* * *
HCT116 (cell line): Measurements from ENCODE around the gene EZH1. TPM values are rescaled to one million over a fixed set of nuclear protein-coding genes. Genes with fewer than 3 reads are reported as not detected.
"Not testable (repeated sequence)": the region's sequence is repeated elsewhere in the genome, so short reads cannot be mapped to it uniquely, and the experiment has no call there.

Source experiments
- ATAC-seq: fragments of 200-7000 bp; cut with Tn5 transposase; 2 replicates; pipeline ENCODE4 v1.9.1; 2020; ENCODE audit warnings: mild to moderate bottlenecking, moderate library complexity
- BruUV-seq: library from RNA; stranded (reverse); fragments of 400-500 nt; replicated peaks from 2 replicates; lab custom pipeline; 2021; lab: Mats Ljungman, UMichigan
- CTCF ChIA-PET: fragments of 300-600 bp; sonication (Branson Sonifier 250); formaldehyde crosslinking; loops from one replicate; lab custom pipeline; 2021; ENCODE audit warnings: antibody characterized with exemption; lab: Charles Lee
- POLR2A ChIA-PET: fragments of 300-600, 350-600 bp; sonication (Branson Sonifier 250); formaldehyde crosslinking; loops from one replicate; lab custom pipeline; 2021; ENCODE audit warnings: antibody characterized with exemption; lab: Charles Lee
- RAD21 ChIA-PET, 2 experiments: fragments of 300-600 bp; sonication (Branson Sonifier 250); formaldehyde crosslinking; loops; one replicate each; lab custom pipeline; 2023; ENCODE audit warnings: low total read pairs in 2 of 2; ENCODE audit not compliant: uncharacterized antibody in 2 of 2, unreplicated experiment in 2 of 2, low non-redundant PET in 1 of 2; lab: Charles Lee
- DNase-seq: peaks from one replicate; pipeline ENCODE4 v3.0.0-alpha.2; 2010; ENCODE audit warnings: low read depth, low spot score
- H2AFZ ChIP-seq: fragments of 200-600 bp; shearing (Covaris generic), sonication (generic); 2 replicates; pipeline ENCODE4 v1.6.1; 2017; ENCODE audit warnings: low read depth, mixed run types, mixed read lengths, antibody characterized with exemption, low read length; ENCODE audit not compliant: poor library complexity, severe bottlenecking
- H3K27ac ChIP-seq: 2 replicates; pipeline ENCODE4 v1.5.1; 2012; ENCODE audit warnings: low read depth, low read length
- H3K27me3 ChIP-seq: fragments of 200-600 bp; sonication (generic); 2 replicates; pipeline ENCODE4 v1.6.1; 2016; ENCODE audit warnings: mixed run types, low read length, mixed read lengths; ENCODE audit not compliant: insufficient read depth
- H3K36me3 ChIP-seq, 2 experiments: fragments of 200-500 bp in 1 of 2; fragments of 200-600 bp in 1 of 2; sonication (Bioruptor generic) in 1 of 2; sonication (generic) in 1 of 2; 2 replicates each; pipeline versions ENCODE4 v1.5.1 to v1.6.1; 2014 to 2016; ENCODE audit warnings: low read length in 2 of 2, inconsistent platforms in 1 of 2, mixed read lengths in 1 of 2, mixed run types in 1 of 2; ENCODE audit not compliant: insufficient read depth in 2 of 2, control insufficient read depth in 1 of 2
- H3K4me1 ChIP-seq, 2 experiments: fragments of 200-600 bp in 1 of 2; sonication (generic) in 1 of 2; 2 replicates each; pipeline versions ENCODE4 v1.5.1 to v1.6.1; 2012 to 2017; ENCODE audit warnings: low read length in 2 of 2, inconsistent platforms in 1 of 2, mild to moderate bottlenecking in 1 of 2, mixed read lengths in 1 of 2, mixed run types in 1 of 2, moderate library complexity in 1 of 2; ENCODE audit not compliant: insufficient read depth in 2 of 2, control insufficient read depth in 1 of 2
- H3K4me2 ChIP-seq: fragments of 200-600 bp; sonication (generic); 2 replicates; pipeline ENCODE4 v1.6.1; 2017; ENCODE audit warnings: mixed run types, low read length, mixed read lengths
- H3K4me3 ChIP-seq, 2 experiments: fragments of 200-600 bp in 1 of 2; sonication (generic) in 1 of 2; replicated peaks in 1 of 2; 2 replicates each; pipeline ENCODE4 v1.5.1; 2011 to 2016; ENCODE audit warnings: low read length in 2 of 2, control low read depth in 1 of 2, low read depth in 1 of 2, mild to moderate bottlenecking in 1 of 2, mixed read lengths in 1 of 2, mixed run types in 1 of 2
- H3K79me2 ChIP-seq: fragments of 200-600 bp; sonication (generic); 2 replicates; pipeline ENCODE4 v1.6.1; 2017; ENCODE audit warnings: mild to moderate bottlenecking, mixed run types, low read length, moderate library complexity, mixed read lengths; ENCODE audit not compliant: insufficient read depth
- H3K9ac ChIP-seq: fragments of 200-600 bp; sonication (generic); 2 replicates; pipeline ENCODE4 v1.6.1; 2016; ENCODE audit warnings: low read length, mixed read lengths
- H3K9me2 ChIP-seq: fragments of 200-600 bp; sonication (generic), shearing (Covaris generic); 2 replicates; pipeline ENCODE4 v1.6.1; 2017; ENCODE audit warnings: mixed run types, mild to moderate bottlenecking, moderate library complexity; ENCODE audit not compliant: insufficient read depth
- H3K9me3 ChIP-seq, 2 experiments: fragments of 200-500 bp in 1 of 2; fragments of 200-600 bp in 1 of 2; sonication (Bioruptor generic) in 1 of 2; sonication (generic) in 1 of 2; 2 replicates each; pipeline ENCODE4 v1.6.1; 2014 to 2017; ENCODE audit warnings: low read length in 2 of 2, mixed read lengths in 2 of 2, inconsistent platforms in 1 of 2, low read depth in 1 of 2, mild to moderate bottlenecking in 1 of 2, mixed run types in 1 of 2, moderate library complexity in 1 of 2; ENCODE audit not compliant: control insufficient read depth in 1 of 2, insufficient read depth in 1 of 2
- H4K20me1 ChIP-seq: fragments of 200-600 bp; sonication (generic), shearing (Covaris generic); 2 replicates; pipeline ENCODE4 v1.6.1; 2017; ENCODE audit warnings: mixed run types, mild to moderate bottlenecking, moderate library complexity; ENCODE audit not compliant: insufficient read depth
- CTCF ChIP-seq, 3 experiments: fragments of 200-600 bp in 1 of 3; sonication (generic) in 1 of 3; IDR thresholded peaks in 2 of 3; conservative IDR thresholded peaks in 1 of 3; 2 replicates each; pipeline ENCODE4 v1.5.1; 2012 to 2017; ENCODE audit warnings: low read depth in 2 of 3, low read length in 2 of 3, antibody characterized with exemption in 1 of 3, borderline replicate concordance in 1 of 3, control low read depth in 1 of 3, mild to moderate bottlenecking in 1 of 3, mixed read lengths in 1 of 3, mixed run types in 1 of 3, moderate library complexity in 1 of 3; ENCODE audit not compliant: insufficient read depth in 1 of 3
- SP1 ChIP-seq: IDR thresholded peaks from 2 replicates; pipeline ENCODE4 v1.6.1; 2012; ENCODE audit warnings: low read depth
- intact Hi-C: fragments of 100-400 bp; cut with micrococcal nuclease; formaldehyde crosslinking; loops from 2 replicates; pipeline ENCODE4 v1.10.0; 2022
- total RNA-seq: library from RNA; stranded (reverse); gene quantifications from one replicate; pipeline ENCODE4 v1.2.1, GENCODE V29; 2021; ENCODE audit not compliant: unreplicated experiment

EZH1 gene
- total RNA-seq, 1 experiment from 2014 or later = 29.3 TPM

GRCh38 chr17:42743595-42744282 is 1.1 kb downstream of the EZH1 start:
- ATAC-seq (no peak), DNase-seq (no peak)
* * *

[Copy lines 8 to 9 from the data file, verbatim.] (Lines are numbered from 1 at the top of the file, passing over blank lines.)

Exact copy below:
- RAD21 ChIA-PET, 2 experiments: fragments of 300-600 bp; sonication (Branson Sonifier 250); formaldehyde crosslinking; loops; one replicate each; lab custom pipeline; 2023; ENCODE audit warnings: low total read pairs in 2 of 2; ENCODE audit not compliant: uncharacterized antibody in 2 of 2, unreplicated experiment in 2 of 2, low non-redundant PET in 1 of 2; lab: Charles Lee
- DNase-seq: peaks from one replicate; pipeline ENCODE4 v3.0.0-alpha.2; 2010; ENCODE audit warnings: low read depth, low spot score